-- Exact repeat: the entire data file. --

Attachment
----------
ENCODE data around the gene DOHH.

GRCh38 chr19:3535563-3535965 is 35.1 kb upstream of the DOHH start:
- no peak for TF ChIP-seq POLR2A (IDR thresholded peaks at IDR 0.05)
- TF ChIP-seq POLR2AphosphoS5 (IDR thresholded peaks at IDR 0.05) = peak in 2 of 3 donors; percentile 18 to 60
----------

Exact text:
ENCODE data around the gene DOHH.

GRCh38 chr19:3535563-3535965 is 35.1 kb upstream of the DOHH start:
- no peak for TF ChIP-seq POLR2A (IDR thresholded peaks at IDR 0.05)
- TF ChIP-seq POLR2AphosphoS5 (IDR thresholded peaks at IDR 0.05) = peak in 2 of 3 donors; percentile 18 to 60